Making and offering for sale are also on the list of things one can't do. Designing is ok but testing prototypes might be making and using. If the patent owner is agreeable you could negotiate a non-exclusive license for a single payment fixed amount to make and use but not to offer for sale or sell (until it expired). Or a license (exclusive or not ...
The PCT does not have any "grace period", it leaves that to each Contracting State and the national patent law thereof. If the International Searching Authority finds a disclosure made by the inventor prior to the international filing date, it will add a note either in the Search Report itself or in the Written Opinion. Once you enter national/regional ...
There should be no problem.
Let's set out a timeline:
1 Sep 2014: US provisional ("US1") is filed.
15 Oct 2014: Public disclosure of material in the US provisional filing.
31 Aug 2015: French Convention application ("FR1") claiming priority to US1 is filed.
US1 is filed before the disclosure. The disclosure is therefore not relevant for the ...
My impression of the PPA is that you can try to commercialize what's in it without inhibiting your chances of filing for a non-provisional one before your 12 months are up. I am not entirely sure, but what I know is form the USPTO website as quoted below:
In the U.S. something becomes prior art under 35 USC section 102
(1) the claimed invention was patented, described in a printed
publication, or in public use, on sale, or otherwise available to the public before the effective filing date of the claimed invention; . .
Sending in the registration would not likely be considered a publication but if/...
To create a prior-art-request, any user can follow the prior art request format and ask the AskPatents community for help finding prior art on a US Patent Application on AskPatents.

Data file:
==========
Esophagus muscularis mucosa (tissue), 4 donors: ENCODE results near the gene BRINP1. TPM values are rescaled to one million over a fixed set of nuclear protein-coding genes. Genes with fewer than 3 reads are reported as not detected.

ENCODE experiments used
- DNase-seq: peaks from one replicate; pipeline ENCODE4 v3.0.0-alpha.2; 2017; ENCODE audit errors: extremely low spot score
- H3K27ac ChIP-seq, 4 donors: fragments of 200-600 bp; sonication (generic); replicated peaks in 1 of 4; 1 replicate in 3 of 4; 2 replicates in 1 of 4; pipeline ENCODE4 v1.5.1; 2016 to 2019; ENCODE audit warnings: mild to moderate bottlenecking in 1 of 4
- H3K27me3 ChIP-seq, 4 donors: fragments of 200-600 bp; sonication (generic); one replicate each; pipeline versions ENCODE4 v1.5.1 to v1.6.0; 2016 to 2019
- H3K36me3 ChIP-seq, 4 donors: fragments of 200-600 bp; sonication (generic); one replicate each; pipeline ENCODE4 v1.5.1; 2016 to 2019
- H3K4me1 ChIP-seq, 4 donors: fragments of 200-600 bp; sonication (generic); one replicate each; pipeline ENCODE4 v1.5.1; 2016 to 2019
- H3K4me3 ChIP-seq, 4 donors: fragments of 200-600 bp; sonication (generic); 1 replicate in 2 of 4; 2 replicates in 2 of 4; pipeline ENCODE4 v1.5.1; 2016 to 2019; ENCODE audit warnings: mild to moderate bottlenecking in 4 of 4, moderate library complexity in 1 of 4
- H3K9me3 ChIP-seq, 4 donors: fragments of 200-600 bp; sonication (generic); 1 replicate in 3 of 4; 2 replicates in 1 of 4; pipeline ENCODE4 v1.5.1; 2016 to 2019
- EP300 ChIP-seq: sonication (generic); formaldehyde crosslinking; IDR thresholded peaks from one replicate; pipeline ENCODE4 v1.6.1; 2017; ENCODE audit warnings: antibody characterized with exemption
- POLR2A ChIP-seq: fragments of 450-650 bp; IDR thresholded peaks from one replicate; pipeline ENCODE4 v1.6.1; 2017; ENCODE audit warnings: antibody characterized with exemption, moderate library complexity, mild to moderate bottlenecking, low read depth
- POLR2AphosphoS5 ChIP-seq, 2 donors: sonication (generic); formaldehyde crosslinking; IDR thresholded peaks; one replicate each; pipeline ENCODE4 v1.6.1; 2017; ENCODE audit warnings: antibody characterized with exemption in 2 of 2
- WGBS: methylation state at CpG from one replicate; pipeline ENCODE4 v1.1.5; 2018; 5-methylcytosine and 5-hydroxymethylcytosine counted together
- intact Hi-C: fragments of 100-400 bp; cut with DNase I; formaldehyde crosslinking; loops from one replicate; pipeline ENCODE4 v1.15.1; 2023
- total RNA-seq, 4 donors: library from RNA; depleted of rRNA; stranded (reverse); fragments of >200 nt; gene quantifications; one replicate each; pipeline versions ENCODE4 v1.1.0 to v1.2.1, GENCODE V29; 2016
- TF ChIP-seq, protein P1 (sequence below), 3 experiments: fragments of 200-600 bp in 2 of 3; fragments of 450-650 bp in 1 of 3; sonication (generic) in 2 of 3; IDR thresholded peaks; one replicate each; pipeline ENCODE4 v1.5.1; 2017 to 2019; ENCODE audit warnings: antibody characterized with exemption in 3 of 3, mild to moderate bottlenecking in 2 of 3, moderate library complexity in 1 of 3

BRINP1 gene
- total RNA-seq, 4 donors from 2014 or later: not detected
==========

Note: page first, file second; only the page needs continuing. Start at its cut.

Current Prior Art Requests on AskPatents
How to Submit a Prior Art Request
As revised by the America Invents Act (AIA), 35 U.S.C. § 122(e) expands the opportunity for third-...
If you look it up in Public PAIR and click on the Image File Wrapper tab, you will see -
03-27-2018 N/AP Notice of Appeal Filed
Rather than responding with a RCE/response/amendment to the final rejection, the application has filed for the first steps of an appeal. Along the way it has had other "final" rejections and also went abandoned briefly in ...
In principle, everything you make available to the public can potentially cause trouble. The previous answer puts it well.
The key question is: Is this product fully covered by your pending patent? If yes I see no reason to worry about intellectual property issues.
If not then there are two solutions I can think of: 1) secrecy agreement as mentioned in the ...
The invention, no -- improvements upon the invention, yes.
In USA you get 12 months, in the rest of the world once you disclose your invention, you can't file for a patent.
You have to see if someone can reduce to practice your idea(s) posted online. If not, it will only be considered prior art and it helps set precedence for the scope of what you can ...
Assuming you have access to the file on PAIR, any updates should essentially be in real time. In other words, once an office action response (or other document) is filed in a publicly available case, that filling immediately becomes public.
For WIPO application Contact Details-
Go to Patent Scope (WIPO Search interface) https://patentscope.wipo.int/search/en/search.jsf
Input publication number details
open respective patent application
Go to Documents Tab and download Declaration; It will contain contact details
As of now (10/2014) google patents never directly shows a final rejection or any other status change regarding an application. What they re-publish is the USPTO publication of the application. It is not a "living document" like a web page, it is a fixed thing like physical book.
At the same time an application is published by the USPTO its entire history ...
It always did until the AIA law went into effect. Now the law says:
" PRIOR ART.—A person shall be entitled to a patent unless—
(1) the claimed invention was patented, described in a printed publication, or in public use, on sale, or otherwise available to the public before the effective filing date of the claimed invention;"
If the italicized phrase ...